Quality assurance (QA) used to be a compliance activity. You were releasing a product and needed to test it and stamp it “approved.” QA was about testing that the code worked. You might manually test the code. You might have even tried some automation — coding a set of test scripts that would try to capture regressions or errors that you had eradicated in the past, but which somehow crept back in. All in all, you were reasonably satisfied that you achieved a level of test coverage that met your goals. Then, you put your code into production and crossed your fingers that nothing went wrong. And if it did, you tried to fix it as quickly as humanly possible.
Note: Test engineers Reena Kuni and Jeannette Smith also contributed to this blog.
This blog is only partially about our newest iOS Gateway 5.0 release with device and simulator support for Touch ID and Face ID (which is super cool, but more about that later). It’s also a blog about how testing has changed — a lot — in a short amount of time.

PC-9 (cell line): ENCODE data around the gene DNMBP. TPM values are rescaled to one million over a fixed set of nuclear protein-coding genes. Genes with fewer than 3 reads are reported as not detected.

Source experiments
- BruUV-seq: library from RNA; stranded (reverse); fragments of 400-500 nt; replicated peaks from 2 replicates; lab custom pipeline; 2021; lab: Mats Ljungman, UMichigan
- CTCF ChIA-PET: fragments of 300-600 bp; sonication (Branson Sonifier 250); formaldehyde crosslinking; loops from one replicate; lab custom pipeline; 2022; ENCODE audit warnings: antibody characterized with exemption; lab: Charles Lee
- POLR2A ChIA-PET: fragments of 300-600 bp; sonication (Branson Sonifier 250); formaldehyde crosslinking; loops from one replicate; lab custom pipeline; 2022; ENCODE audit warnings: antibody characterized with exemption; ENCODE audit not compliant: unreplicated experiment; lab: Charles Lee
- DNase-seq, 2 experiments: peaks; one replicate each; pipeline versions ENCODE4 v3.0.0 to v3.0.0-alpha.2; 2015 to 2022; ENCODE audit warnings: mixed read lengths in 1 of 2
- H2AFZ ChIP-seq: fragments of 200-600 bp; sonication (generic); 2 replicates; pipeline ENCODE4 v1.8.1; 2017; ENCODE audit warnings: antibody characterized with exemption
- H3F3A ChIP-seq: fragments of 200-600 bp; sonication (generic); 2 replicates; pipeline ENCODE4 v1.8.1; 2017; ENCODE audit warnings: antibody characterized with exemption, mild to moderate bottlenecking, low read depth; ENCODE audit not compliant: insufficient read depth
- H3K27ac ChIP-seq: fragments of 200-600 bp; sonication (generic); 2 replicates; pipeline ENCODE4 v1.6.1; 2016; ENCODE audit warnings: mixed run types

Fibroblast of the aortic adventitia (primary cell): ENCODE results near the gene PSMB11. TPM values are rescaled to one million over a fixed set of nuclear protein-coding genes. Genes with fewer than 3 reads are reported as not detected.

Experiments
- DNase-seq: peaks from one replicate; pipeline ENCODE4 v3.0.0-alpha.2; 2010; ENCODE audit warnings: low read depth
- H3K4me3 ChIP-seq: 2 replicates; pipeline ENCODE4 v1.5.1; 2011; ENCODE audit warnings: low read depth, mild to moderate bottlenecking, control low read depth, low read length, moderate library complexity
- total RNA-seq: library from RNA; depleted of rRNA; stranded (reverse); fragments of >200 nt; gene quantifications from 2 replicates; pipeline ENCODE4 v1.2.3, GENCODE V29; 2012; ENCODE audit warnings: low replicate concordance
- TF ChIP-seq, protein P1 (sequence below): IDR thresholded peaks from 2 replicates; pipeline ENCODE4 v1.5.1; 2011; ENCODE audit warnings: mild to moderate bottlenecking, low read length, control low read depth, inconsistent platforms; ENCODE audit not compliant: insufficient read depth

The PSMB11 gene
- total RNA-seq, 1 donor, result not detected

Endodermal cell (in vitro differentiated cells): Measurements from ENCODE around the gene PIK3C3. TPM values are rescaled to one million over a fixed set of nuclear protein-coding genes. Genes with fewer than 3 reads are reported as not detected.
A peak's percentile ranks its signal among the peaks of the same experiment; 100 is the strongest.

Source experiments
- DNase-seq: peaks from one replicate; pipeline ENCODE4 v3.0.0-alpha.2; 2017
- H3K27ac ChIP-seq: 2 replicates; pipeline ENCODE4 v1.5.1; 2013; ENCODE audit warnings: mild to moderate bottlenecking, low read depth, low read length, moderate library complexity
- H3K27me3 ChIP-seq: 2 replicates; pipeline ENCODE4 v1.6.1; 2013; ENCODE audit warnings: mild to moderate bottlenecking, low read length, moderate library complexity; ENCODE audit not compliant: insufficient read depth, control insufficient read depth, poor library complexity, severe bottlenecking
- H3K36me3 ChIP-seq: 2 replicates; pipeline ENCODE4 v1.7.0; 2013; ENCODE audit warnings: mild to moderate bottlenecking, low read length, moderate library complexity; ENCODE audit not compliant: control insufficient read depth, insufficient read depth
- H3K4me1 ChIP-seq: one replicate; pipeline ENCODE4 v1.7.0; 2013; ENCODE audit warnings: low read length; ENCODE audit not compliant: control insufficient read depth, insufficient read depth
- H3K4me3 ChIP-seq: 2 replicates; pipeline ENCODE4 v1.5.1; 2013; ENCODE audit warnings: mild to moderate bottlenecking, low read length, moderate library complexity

For a while now (about 10 years), Dev and Ops have been trying to get along. After all, collaboration between the two creates fast feedback loops and gets high-quality software into users’ hands faster. But with a new space emerging, digital experience management, Dev and Ops need to make a new BFF—the business—to stay in sync.
If you’re in the software development and testing realm, you know how rapidly things have changed in a short amount of time. Digital business is here to stay and companies in all sectors are disrupting their business models and undergoing digital transformations to stay relevant. They’re turning to agile development approaches and DevOps to spark innovation and rapidly deliver new, cutting-edge products and solutions that meet evolving customer desires.
TestPlant CTO, Antony Edwards, was interviewed by Mobile World Live at Mobile World Congress in Barcelona this year. Antony talks about the key trends in mobile and IoT, and how testing needs to change in order to be more focused on UX.
If you’re looking for fun testing, STAREAST is the place to find it. With an overarching theme of user-experience testing, the undertone of this show was definitely a fun one. Not to mention that it’s set in Orlando, FL., where you can find Disney World, Sea World, Epcot, and more.